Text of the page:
Continuing on in the subject of my previous blog entry, "A Haunted Church" I would have to relate that sometimes I get some flak from other Christian Ministers for even suggesting a church that is right with God can be haunted. Many offhandedly cast aside even the remotest possibility that such an occurrence could happen.
While I will not give an extensive history of such here, (and if one were to make a scholarly search in historical documents published records from around the world the concept of a 'haunted church' is not only not an oxymoron, it seems to be quite a common occurrence) I would like to highlight in this article one of the most disturbing occurrences of a church haunting I have ever encountered.
This encounter with a dubious entity also was published on the front page of a leading Western Pennsylvania Newspaper over a century ago. Yet today it has been long lost in the mists of time, and all but this historian know of what happened in that ancient churchyard in Shenango Township in Lawrence County Pennsylvania so many years ago.
It was November 1869, David Barge came trudging through the dark woods that surrounded the outskirts of New Castle Pennsylvania one late dark Thursday evening. He came through the mostly unexplored back woods to open the doors of the small Savannah Methodist Episcopal church for the weekly prayer meeting. It was not an uncommon thing for him to do, for since he had come back from his duties as an officer in the American Civil War he had began to seek solace within the church, and it was his quickly becoming his only brief bit of peace from memories of the bitter conflict that had ripped not only his country apart but his local community as well.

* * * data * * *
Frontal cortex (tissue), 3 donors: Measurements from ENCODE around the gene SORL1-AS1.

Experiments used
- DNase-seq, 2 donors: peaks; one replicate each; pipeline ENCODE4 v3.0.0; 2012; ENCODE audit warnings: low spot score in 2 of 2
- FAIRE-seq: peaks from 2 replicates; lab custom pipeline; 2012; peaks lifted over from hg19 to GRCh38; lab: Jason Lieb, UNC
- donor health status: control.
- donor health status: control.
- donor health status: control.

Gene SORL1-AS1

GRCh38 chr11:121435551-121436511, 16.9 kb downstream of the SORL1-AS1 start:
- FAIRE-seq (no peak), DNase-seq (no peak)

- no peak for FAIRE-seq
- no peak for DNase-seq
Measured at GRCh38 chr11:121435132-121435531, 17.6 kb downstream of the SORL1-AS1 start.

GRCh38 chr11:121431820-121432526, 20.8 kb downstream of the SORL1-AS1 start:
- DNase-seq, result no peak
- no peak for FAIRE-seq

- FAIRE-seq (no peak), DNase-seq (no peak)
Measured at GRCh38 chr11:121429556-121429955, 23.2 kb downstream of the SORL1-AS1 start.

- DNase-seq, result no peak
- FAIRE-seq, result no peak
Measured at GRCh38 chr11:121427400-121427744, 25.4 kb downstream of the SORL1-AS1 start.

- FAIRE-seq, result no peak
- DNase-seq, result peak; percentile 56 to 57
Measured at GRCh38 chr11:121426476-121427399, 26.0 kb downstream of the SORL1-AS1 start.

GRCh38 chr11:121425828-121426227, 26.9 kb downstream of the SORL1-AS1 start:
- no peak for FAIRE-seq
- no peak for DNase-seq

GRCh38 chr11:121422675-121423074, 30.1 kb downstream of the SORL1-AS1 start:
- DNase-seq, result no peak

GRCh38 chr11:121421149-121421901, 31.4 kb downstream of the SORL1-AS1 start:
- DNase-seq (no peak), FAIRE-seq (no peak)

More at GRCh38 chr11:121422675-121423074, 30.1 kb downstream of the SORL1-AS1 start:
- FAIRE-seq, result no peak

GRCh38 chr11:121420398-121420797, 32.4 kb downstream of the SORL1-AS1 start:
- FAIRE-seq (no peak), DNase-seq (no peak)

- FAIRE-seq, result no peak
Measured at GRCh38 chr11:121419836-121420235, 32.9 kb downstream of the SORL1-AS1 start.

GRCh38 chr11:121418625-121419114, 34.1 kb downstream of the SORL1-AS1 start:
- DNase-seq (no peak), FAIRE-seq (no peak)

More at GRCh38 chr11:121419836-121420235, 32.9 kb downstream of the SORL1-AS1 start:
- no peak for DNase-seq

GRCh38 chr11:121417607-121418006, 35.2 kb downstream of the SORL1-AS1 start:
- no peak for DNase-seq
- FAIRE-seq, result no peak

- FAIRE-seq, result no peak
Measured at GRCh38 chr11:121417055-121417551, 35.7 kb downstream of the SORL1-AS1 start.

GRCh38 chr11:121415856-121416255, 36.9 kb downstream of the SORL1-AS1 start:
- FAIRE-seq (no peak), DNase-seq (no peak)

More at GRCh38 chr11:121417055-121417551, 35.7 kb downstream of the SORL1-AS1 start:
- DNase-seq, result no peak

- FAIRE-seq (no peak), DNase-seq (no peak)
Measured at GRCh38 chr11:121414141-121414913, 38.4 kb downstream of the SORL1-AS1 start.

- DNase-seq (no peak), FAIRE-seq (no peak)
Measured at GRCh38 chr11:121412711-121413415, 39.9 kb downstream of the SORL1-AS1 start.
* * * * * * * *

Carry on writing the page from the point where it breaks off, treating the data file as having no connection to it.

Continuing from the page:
But all the horrors he had beheld in this conflict of brother between brother within the past decade did not prepare him for the horrors that awaited him in the churchyard that late November night.
The New Castle News of Monday February 26th 1917 tells of the encounter of that dark Thursday night. Reporter David P. Jackson related the tale told to him by the eyewitnesses:
"As it sometimes happened that nobody came to the prayer meetings, he waited in front of the church to see whether it would be necessary to light up or not. No one came and as he turned around to start home, there stood a mysterious thing beside him. David Barge was a veteran soldier...He had courage to contend with flesh and blood but this thing seemed to be a fallen spirit untimely released from the vastly deep, where, since the flood, they had been confined in chains of darkness awaiting judgment day. "There is something about the mysterious and uncanny that is more terrifying than real danger and this ghostly figure did something which Confederate guns had failed to do. He was so panic stricken and fled wildly from the churchyard, so anxious to put space between him and the apparition that he did not take time to open the gate but leaped the fence. His agitation was so great that when he reached home, nearly a mile away, his folks noticed something was wrong and with some difficulty induced him to relate what had happened, as he knew he would be laughed at."
Barge's 18 year old nephew, Eli Gaston was there at the time. The next evening Gaston and his brother went to their friends farm on which land the tiny church stood. They had great sport at the expense of Eli's Uncle and his great scare from the 'ghost' by the church. After a few hours of joking about they decided that they would investigate the churchyard themselves. So they walked through the cornfields and made their way to the tiny church. They stood there where David Barge had stood the night before and they saw nothing. Having proved their point they turned to walk home.
It was then that the apparition 'glided' from behind the church and came to a halt right in front of them.